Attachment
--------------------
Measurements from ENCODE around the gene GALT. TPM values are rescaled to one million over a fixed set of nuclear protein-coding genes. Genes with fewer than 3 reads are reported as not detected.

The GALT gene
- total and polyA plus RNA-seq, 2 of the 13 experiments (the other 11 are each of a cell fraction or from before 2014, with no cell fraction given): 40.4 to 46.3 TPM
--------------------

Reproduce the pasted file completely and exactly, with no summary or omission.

Measurements from ENCODE around the gene GALT. TPM values are rescaled to one million over a fixed set of nuclear protein-coding genes. Genes with fewer than 3 reads are reported as not detected.

The GALT gene
- total and polyA plus RNA-seq, 2 of the 13 experiments (the other 11 are each of a cell fraction or from before 2014, with no cell fraction given): 40.4 to 46.3 TPM